I don't have any statistics to back me up on this, but when it comes to sandalwood perfumes the more popular ones seem to have that comforting creaminess of 10 Corso Como and Tam Dao. These scents go well with hot cocoa and a cashmere blanket, which is probably why they are considered more unisex than the formal Santal Noble by Maitre Parfumeur et Gantier.
Santal Noble is a very dry incense and wood scent with a dark amber-patchouli drydown. It's quite spicy and peppery, especially during the first couple of hours I have it on, and has an exotic vibe at times. If I spray enough of it (and I do. It makes a world of difference for Santal Noble's staying power), I seem to pick a light saffron note, especially in warm weather. The overall impression of this Maitre Parfumeur et Gantier cologne is very woody, crisp and impossibly proper. It can be the male equivalent of a cashmere twin-set and heirloom pearls, except that it's a lot more tailored than that. Santal Noble is a scent fit for Tim Gunn, and just like him, it's always right.
The original version of Santal Noble (before MPG repackaged and reformulated) seemed to have a richer, almost thick drydown, but since the sample I have is much older than my bottle of the newer formula, it also might be due to aging. In any case, the new Santal Noble is very good and satisfying, with its dignity intact. As for the gender issue, I understand why many women would balk at wearing a scent that goes well with a tux. I still think it's worth trying, because you never know. I'm as girly as they come, but it's no secret that I wear vetiver, cedar and other woods much better than I wear rose or violet. It's all about skin chemistry and personal taste, after all.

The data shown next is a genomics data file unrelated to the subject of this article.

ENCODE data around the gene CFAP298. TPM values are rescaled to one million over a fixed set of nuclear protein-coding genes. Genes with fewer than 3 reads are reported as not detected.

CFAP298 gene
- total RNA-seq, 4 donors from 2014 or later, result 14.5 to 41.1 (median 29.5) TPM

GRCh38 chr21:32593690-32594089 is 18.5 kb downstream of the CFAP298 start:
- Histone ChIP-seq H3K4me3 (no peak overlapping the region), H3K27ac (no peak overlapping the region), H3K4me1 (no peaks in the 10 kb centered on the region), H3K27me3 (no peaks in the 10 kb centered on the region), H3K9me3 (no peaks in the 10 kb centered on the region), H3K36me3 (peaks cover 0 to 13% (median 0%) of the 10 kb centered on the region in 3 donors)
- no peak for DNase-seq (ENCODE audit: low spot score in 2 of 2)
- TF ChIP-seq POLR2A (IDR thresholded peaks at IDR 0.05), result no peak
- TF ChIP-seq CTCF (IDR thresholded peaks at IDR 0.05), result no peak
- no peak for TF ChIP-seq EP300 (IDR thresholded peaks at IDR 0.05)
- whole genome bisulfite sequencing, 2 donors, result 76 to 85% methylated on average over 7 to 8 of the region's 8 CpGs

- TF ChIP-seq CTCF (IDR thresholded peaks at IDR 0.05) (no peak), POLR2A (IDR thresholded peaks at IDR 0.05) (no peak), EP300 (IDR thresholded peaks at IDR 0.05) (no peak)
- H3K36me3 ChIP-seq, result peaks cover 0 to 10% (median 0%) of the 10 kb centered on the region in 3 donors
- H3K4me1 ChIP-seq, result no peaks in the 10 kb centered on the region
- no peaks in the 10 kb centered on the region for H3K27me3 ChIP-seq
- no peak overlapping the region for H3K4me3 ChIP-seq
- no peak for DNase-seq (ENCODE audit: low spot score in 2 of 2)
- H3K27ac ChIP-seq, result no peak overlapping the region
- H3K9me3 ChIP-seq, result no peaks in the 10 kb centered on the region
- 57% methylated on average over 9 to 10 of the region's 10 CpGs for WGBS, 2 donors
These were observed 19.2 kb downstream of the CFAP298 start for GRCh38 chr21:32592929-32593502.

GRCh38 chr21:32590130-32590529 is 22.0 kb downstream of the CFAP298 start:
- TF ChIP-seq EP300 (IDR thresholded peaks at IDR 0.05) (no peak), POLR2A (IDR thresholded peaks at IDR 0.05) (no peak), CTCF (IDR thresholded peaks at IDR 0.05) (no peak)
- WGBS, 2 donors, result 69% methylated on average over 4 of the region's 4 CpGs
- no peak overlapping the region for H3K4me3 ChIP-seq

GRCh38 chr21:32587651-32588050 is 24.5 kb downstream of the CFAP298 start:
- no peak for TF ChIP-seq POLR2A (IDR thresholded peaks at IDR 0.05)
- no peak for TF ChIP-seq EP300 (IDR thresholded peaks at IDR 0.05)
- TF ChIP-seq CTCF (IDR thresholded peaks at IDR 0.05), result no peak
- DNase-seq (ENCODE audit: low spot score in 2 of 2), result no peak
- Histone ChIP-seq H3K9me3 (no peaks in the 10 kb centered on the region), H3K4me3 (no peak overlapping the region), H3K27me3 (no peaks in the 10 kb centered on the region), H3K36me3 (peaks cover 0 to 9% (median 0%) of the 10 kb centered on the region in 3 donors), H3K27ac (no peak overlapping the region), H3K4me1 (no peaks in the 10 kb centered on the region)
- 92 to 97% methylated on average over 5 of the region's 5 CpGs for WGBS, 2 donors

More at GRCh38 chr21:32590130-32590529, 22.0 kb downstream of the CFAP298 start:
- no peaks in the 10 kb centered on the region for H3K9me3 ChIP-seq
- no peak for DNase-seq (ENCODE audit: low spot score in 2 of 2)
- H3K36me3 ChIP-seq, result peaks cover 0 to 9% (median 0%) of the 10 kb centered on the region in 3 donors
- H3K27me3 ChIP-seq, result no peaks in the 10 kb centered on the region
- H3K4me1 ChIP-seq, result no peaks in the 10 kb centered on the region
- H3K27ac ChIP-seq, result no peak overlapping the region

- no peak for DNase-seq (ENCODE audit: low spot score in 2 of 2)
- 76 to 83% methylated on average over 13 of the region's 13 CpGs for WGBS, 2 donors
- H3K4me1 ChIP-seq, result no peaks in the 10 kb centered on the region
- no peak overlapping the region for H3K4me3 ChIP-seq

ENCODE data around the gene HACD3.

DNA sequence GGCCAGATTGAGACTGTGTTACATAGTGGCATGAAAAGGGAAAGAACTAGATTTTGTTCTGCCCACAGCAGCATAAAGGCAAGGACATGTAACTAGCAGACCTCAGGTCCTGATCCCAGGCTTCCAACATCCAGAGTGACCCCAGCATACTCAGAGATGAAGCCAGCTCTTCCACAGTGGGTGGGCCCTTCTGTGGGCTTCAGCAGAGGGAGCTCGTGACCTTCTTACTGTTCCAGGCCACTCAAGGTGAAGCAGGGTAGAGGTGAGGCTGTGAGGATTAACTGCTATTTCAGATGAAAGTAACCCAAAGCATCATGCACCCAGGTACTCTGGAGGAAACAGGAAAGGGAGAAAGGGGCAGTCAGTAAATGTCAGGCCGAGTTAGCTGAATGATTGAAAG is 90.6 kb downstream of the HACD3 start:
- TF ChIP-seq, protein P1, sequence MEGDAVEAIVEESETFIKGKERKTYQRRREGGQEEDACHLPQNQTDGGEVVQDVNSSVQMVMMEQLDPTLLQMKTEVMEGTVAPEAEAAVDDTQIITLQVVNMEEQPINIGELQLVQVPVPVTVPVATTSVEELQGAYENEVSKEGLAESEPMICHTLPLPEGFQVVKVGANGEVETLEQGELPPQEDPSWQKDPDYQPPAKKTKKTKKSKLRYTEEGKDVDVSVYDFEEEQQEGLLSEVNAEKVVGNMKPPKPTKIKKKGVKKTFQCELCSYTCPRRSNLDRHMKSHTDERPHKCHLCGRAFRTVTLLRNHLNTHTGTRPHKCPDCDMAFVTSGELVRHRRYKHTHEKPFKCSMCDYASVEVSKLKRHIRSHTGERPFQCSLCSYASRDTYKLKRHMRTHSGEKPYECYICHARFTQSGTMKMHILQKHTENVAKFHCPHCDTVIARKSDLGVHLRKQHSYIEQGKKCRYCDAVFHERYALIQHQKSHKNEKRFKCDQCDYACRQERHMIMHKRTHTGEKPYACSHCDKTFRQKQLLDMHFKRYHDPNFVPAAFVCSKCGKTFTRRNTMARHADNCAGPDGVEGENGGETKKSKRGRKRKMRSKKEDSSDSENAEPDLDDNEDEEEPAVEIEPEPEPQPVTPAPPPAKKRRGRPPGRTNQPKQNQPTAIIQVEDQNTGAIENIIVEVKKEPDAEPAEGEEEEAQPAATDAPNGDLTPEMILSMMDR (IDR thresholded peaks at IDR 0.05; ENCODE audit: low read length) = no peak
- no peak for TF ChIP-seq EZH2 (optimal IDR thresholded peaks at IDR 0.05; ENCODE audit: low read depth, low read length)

Santal Noble as well as the other Maitre Parfumeur et Gantier fragrances ($120, 100 ml EDT) is available from Henri Bendel in NYC, Luckyscent/Scent Bar in Los Angeles and beautyhabit.com, which was where I purchased my bottle.
Photo of Tim Gunn from chicagotribune.com